Priti Patel’s job in the Cabinet is hanging by a thread after it emerged she held two further unauthorised meetings with Israeli officials without telling Downing Street.
The international development secretary was ordered by Theresa May to abandon an official trip to Africa and fly back to London immediately.
BBC News broadcast live pictures of Patel’s plane when it landed at Heathrow Airport.
The fresh revelations revealed late on Tuesday evening have piled extra pressure on the prime minister to sack Patel.
However the story took an unexpected twist on Wednesday morning after the Jewish Chronicle reported No 10. did know about one of the meetings - but asked Patel not to make it public. Downing Street have denied the claim.
Tory MP Anna Soubry told BBC Radio 5 as Patel made her way home that the development secretary had “screwed up big time”. She added: “I can’t see how she can stay.”
The scandal erupted after Patel admitted to holding meetings in Israel while on holiday in August, including with Prime Minister Benjamin Netanyahu.
Patel visited Israel from 13th to 25th August. During that time she held 12 meetings with Israeli officials.
However the Foreign Office was only made aware of the meetings on August 24 - after the meetings took place.
By convention ministers who plan to meet with foreign officials abroad inform the FCO.
On Friday November 3 when the meetings were made public by the BBC, Patel claimed Foreign Secretary Boris Johnson was aware of the meetings before they happened.
But on Monday November 6, she had to admit this was not true. Theresa May also met Patel in person to reprimand her for her actions. MPs were told Downing Street then regarded the “matter as closed”.
But On Tuesday evening it emerged she held two further undisclosed meetings with Israeli officials in September.
She met Israeli public security minister Gilad Erdan in Parliament on September 7 and foreign ministry official Yuval Rotem in New York on September 18.
However in a twist, the Jewish Chronicle reported on Wednesday that No.10 did know about the meeting with Rotem - but asked Patel not to make it public. Downing Street has denied the claim.
After returning from her trip to Israel, Patel asked officials at the Department for International Development (Dfid) to examine whether UK aid money could be given to the Israeli army in the Golan Heights.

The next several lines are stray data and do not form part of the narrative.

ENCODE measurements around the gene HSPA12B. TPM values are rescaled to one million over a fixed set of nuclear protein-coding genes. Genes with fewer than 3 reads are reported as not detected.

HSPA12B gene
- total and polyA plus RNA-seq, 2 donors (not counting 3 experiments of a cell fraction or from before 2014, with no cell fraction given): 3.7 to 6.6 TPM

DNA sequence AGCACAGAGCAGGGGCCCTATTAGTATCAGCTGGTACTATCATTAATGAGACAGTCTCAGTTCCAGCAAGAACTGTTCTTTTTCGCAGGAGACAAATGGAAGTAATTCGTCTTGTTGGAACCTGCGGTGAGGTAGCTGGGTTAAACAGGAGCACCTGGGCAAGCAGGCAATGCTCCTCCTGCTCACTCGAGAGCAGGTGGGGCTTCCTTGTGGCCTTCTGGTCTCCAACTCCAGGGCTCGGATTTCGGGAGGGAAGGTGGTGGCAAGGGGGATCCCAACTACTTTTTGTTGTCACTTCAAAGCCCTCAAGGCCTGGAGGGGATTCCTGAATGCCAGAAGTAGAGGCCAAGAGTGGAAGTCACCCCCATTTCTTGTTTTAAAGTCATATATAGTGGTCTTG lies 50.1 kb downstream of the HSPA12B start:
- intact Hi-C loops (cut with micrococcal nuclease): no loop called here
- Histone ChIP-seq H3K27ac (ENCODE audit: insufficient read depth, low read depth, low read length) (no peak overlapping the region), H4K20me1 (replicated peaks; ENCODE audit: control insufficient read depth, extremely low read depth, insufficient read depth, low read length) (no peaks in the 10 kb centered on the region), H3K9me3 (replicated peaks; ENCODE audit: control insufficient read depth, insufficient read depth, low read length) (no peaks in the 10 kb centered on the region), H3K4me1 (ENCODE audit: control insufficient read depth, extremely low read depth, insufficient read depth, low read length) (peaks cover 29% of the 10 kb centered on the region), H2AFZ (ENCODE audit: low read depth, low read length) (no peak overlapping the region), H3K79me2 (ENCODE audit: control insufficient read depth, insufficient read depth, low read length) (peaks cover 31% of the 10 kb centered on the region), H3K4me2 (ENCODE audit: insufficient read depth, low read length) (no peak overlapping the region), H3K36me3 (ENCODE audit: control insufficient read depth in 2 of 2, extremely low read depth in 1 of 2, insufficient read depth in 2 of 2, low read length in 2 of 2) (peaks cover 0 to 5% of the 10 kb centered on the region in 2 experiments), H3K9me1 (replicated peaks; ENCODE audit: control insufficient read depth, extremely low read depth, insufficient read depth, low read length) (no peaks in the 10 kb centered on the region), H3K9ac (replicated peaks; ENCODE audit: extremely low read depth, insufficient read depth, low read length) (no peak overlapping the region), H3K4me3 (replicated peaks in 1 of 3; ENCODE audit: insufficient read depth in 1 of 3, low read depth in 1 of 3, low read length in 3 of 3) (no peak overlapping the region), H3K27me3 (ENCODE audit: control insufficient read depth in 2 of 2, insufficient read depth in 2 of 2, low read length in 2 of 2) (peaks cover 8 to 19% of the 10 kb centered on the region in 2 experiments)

However she was told this would be “not appropriate” as the UK does not recognise the legality of Israel’s occupation of the territory.
Haaretz also reported Patel visited a military field hospital in the Golan Heights set up to treat refugees from Syria.
Labour has demanded an investigation into Patel’s meetings with the Israeli officials and claimed they involved “serious breaches” of the Ministerial Code.
The prospect of having to fire Patel has added to the pressure on May’s faltering government and its foreign policy team.
Johnson has also faced renewed calls to resign as foreign secretary for a diplomatic blunder that risks extending a jail term for a British woman arrested in Iran.
And just last week Sir Michael Fallon was forced to resign as defence secretary in the wake of the Westminster sexual harassment scandal.
In any reshuffle May would have to take care not to upset the delicate balance between pro-Brexit and pro-Remain Cabinet ministers.
Patel was a key part of the Vote Leave campaign during the referendum.
Names in the frame for the development secretary job include former defence minister Penny Mordaunt and junior development minister Alistair Burt.
In an attempt to defend Patel, Tory MP Nadhim Zahawi told BBC Newsnight that those calling for her to be sacked were part of a “Remoaner” plot.
Labour’s shadow Cabinet Office minister Jon Trickett said: “The prime minister has at least four serious grounds to launch an investigation into breaches of the Ministerial Code by Priti Patel.
“She should act now to launch an investigation of these serious breaches of the ministerial code or explain why even given this she believes that Priti Patel can stay in post.”
Labour sought yesterday to force Patel to explain herself in the Commons by tabling an urgent question, but it was left to Middle East Minister Alistair Burt to answer as Patel had already left for the trip to Africa.